Fr Brian Murphy, OSB, Glenstal, Patricia Hourigan, Senator Kieran O’Donnell, Mary O’Brien, Frances Moore and Stephen Warnock.
HUNDREDS of people from near and far gathered at Barrington’s Bridge in County Limerick for its bicentenary celebrations.
Situated in the townland of Clonkeen, it connects the parishes of Murroe-Boher and Ahane, Castleconnell, Montpelier. It carries the name of Matthew Barrington, who commissioned it in 1818 to cross the Mulcair River.
Troughs of beautiful flowers, kindly supplied for the day by Limerick City and County Council, adorned the bridge. They also painted it for the occasion. A giant banner and bunting added to the historic anniversary.
Following an address by the chairperson of the Barrington’s Bridge Residents Committee, there was a very informative talk by Fr Brian Murphy on the erection of the bridge.
Born in 1788, Matthew Barrington became Crown Solicitor for Munster in 1814. Four years later, Matthew became interested in an estate in east Limerick which originally belonged to Lord Carbery.
It was then that he had this bridge constructed over the Mulcair which was called Barrington’s Bridge. Matthew left Limerick city and took up residence in Clonkeen House. Over 53 feet long, it was the first iron road bridge to be turned out by an Irish foundry - James Doyle and Company.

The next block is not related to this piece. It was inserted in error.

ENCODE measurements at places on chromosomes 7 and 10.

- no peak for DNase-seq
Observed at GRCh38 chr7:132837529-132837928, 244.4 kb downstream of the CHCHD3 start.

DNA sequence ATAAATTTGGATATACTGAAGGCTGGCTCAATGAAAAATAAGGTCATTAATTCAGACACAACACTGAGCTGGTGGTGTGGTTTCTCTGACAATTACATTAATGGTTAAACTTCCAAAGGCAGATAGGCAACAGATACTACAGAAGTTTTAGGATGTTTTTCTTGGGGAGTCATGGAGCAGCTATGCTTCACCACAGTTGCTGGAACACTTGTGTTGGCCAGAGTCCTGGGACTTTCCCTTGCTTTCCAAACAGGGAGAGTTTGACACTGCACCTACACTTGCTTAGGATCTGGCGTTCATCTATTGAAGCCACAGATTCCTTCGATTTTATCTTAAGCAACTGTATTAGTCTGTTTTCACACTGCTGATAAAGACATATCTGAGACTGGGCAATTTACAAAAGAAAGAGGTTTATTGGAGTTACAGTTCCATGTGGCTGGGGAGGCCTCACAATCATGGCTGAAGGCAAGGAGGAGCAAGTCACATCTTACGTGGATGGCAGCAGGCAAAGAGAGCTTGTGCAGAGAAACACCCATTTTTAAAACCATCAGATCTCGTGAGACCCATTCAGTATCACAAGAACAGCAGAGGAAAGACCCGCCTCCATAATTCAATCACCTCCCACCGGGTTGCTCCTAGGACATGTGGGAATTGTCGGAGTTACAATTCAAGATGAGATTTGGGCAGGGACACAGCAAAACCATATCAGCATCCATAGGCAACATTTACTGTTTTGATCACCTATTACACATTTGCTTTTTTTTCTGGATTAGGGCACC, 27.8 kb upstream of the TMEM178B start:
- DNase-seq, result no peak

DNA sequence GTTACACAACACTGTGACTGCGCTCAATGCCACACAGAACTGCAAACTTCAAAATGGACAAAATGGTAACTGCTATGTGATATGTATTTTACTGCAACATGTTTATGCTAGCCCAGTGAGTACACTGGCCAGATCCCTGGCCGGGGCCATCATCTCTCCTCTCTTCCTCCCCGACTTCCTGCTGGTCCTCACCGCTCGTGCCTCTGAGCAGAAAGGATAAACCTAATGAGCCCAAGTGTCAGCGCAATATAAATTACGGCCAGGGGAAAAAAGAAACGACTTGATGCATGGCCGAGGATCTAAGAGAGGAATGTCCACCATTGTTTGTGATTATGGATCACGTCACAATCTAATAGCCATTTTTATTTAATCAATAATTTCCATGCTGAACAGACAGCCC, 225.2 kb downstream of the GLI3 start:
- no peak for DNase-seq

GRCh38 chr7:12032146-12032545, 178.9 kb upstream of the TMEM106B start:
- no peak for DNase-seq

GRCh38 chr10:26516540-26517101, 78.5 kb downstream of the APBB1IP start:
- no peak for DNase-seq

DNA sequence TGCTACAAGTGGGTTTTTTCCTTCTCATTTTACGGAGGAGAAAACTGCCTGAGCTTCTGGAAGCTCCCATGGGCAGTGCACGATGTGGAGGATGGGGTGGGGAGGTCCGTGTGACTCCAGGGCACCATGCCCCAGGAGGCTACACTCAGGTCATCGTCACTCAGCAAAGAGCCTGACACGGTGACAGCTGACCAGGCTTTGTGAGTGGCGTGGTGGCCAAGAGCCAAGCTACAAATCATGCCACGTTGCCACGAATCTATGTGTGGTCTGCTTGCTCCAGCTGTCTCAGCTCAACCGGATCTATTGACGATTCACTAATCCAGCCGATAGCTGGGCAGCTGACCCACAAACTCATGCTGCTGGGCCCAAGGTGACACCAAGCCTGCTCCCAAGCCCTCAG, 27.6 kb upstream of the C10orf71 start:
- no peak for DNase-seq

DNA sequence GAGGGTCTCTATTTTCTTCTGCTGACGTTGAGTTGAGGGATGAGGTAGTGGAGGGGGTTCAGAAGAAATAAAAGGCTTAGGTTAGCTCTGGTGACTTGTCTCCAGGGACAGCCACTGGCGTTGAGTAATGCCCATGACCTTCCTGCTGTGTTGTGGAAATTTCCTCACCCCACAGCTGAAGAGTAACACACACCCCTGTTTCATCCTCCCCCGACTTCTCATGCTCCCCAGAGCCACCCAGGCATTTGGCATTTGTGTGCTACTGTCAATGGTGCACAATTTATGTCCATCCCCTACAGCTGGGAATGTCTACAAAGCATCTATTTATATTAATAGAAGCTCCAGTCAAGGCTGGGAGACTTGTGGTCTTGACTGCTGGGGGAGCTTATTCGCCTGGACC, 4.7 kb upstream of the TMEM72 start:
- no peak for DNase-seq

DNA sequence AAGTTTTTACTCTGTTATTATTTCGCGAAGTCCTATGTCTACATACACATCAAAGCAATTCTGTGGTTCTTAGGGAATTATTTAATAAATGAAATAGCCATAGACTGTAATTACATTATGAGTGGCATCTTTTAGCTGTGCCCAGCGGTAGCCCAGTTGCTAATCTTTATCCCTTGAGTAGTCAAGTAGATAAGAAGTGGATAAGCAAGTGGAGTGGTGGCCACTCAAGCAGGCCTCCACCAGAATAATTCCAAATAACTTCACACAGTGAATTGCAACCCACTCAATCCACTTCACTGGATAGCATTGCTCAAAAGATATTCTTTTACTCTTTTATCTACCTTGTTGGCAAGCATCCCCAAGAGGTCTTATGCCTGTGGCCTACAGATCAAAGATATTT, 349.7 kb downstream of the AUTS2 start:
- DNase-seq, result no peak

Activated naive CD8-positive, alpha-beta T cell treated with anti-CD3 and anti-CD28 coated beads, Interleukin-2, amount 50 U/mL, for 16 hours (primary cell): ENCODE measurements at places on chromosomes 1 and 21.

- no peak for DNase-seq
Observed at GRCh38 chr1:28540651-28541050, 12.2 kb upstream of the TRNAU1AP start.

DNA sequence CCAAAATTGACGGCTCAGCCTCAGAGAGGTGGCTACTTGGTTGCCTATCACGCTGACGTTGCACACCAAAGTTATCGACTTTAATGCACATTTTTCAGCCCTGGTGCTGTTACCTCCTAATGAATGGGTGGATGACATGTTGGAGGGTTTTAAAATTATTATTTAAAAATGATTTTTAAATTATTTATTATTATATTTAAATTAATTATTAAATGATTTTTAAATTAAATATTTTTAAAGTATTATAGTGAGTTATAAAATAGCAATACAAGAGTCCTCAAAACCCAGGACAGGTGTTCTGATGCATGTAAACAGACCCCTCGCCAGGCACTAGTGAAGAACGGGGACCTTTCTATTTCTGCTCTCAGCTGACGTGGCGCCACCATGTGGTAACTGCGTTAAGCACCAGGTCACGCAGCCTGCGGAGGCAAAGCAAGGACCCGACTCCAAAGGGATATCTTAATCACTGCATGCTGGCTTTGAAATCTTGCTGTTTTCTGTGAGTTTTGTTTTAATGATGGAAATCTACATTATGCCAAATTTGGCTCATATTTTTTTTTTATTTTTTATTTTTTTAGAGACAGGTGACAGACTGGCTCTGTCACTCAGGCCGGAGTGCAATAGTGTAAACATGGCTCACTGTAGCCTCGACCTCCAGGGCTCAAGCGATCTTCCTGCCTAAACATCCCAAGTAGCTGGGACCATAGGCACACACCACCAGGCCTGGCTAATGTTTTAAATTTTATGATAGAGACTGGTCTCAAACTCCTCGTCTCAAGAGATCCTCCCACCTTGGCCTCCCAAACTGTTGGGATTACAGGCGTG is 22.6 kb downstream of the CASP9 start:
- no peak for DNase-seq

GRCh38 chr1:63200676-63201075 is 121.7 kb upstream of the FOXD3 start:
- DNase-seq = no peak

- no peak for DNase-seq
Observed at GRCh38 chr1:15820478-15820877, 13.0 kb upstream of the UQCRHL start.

Fr Loughlin Brennan, PP Murroe-Boher and Fr Tom Whelan, CC Castleconnell blessed the old and new bridges. Also present were Fr Willie Teehan, PP Castleconnell and Fr Donough O’Malley, president Thomond Archaeological and Historical Society, Senator Kieran O’Donnell, Cllrs Marian Hurley, Brigid Teefy, Gerald Mitchell, Eddie Ryan and former councillors, Paddy Hourigan and Joe Meagher.
Local historians and members of Murroe, Castleconnell, Cappamore, Thomond Archaeological and Historical Societies, and Murroe Community Council attended.
Frances Moore, a descendant of the Barringtons, and her nephew Stephen Warnock attended the event. As the bicentennial celebratory birthday cake was unveiled the crowd spontaneously sang happy birthday. Isobel McGowan, aged six, blew out the candles on the specially designed cake. When the formalities were concluded the cake and refreshments were enjoyed on the O’Brien’s lawn.
Mementoes of the day - picture postcards commemorating the bicentennial and a brief history of Barrington’s Bridge - were designed and written by local historian and author Mary A Moloney. Two hundred year birthdays don't come around too often and this one was enjoyed by all those present.